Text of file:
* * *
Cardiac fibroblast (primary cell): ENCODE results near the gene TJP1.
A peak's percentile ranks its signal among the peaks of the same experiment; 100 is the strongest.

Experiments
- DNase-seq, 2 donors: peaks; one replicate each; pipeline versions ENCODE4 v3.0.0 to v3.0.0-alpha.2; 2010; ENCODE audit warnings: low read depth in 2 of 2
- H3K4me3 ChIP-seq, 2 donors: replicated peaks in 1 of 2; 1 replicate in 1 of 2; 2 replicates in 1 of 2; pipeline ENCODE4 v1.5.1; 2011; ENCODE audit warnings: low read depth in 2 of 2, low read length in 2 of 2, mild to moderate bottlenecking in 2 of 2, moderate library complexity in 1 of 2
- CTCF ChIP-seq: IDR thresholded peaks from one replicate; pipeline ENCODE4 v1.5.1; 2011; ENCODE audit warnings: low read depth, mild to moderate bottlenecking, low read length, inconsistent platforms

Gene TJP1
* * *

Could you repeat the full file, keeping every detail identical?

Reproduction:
Cardiac fibroblast (primary cell): ENCODE results near the gene TJP1.
A peak's percentile ranks its signal among the peaks of the same experiment; 100 is the strongest.

Experiments
- DNase-seq, 2 donors: peaks; one replicate each; pipeline versions ENCODE4 v3.0.0 to v3.0.0-alpha.2; 2010; ENCODE audit warnings: low read depth in 2 of 2
- H3K4me3 ChIP-seq, 2 donors: replicated peaks in 1 of 2; 1 replicate in 1 of 2; 2 replicates in 1 of 2; pipeline ENCODE4 v1.5.1; 2011; ENCODE audit warnings: low read depth in 2 of 2, low read length in 2 of 2, mild to moderate bottlenecking in 2 of 2, moderate library complexity in 1 of 2
- CTCF ChIP-seq: IDR thresholded peaks from one replicate; pipeline ENCODE4 v1.5.1; 2011; ENCODE audit warnings: low read depth, mild to moderate bottlenecking, low read length, inconsistent platforms

Gene TJP1